THE COMBINATION of President Obama’s last months in office and the presidential campaign has unleashed a flurry of debate about nuclear weapons. Republican nominee Donald Trump has suggested he might withdraw the U.S. nuclear umbrella from allies such as Japan and South Korea, and his combative style has raised the specter of a hothead with his finger on the button. Meanwhile, Mr. Obama is considering whether to make a “no first use” declaration about nuclear weapons, and may seek renewed support for a Comprehensive Test Ban Treaty at the United Nations.
In one way or another, all of these touch on important aspects of nuclear weapons policy. It is obvious that Mr. Trump is being downright reckless, and Mr. Obama may be trying to polish a legacy that never quite fulfilled his 2009 Prague speech proposing a new era of nuclear disarmament . But the remaining weeks of the campaign would be better spent with serious debate about the real problems facing the new president.
At the top of that list is an expensive modernization of the U.S. strategic nuclear deterrent. Updating and replacing weapons that date back to the Cold War is essential, but the next president will have to make tough choices. For example, the Navy is embarking on an ambitious program to build 12 ballistic-missile submarines to replace the existing 14 Ohio-class “boomers,” the most invulnerable leg of the strategic triad. But the $97 billion price tag for the replacement fleet threatens to soak up Navy funding for other programs such as attack submarines, destroyers, aircraft carriers and amphibious warfare ships. In order to do it all, the Congressional Research Service has estimated Navy shipbuilding budgets would have to be boosted by a third over historic levels. Can the United States afford to have it all? This question hangs over the Air Force, too, which is working on a new strategic penetrating bomber and wants a new long-range cruise missile. The missions of these two weapons systems may overlap: Is the cruise missile necessary?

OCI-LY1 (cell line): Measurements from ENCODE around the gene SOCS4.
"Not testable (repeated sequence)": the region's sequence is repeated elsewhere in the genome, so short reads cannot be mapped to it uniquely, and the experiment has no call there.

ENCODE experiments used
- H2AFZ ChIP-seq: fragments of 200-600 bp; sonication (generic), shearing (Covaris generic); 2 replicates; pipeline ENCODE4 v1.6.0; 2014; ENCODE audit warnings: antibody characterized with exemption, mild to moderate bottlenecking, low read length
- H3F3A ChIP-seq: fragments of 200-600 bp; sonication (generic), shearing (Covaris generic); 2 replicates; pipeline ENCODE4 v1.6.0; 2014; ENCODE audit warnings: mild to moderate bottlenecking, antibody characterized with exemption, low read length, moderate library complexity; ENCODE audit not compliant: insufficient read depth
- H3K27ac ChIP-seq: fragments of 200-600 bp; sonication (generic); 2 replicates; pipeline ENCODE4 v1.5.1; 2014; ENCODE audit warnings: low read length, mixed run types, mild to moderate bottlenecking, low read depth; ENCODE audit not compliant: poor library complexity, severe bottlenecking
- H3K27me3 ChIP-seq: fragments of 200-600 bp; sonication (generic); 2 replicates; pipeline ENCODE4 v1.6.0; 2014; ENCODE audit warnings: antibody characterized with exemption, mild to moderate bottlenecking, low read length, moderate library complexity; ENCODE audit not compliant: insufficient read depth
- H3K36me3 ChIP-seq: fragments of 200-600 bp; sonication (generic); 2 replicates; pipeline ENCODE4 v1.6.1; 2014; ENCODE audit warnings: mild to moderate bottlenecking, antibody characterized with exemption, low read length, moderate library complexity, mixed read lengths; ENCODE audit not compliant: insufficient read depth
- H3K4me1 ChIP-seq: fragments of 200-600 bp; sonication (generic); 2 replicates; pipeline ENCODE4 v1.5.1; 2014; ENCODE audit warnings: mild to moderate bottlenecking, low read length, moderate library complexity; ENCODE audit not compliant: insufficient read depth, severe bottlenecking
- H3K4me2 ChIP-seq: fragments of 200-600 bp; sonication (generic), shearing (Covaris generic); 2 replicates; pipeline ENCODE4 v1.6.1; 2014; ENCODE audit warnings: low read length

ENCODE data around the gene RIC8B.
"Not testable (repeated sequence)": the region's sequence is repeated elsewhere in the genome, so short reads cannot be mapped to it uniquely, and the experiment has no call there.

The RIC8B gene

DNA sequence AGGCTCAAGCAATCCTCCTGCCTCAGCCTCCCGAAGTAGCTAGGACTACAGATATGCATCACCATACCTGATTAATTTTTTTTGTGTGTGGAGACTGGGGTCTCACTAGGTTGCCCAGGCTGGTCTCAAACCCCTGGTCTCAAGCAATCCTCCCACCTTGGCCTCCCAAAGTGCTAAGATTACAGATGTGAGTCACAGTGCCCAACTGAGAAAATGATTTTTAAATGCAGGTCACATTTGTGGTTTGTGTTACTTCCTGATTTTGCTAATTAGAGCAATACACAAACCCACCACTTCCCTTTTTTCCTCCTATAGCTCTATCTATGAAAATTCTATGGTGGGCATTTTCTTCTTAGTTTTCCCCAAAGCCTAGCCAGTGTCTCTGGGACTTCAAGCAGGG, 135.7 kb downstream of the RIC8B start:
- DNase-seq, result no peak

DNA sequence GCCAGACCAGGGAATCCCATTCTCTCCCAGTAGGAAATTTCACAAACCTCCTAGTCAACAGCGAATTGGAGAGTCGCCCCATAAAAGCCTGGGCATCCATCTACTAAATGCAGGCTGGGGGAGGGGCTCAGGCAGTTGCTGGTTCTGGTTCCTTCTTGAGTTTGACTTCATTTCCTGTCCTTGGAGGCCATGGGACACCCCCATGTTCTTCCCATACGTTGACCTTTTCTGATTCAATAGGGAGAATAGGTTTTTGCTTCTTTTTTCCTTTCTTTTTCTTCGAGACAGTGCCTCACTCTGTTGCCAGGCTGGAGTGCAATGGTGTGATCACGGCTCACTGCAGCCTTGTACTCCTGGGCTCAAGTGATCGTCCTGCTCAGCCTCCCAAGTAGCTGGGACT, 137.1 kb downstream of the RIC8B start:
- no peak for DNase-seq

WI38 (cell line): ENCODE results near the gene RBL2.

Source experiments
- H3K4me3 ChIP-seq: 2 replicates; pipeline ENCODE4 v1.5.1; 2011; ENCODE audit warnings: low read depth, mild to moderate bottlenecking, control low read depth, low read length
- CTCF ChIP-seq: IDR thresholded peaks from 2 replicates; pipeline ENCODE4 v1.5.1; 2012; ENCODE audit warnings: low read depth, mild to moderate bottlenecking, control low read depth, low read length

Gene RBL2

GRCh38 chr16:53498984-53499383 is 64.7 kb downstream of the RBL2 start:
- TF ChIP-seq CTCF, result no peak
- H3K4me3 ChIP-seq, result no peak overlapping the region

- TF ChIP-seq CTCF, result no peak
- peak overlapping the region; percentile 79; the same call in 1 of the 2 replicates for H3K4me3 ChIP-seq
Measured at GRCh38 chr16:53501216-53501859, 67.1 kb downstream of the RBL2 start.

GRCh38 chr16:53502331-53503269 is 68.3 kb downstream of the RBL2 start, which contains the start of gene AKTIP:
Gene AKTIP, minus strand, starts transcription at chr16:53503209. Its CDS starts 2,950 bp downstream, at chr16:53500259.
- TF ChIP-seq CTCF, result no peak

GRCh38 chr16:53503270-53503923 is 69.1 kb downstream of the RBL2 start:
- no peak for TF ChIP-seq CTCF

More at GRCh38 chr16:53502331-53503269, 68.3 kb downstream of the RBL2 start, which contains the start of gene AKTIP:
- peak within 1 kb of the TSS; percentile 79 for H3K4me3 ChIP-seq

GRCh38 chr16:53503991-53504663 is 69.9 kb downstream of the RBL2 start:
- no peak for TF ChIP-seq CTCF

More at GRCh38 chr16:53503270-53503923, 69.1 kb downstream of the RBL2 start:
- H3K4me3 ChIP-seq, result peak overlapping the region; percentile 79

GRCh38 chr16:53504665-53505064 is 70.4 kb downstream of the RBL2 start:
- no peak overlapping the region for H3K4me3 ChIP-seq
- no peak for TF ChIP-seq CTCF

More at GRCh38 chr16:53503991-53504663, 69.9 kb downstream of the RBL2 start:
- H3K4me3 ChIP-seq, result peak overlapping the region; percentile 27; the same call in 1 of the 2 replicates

At the same time, Russian President Vladimir Putin and his confrontational approach have thrown into doubt earlier cooperation on arms control and nuclear security. Russia’s violation of the Intermediate-Range Nuclear Forces treaty is unresolved, and Moscow appears to be designing asymmetric weapons such as a nuclear-capable underwater drone, as well as building new missiles and submarines. North Korea has a steadily expanding nuclear arsenal and missile program. Nuclear deterrence is still essential and will be for some time. While continuing U.S. modernization and keeping a wary eye on Mr. Putin, a new president should look for specific areas for engagement with Moscow, such as keeping nuclear material out of the hands of terrorists and reducing the dangers associated with both nations’ launch-ready alert postures, largely unchanged since the Cold War.
Mr. Obama’s early vision of a world without nuclear weapons is a long way off. It is time to work on present-day reality: What kind of strategic nuclear weapons do we need, at what cost and to deter what kind of threats? The campaign could use a debate that acknowledges this and grapples with it.
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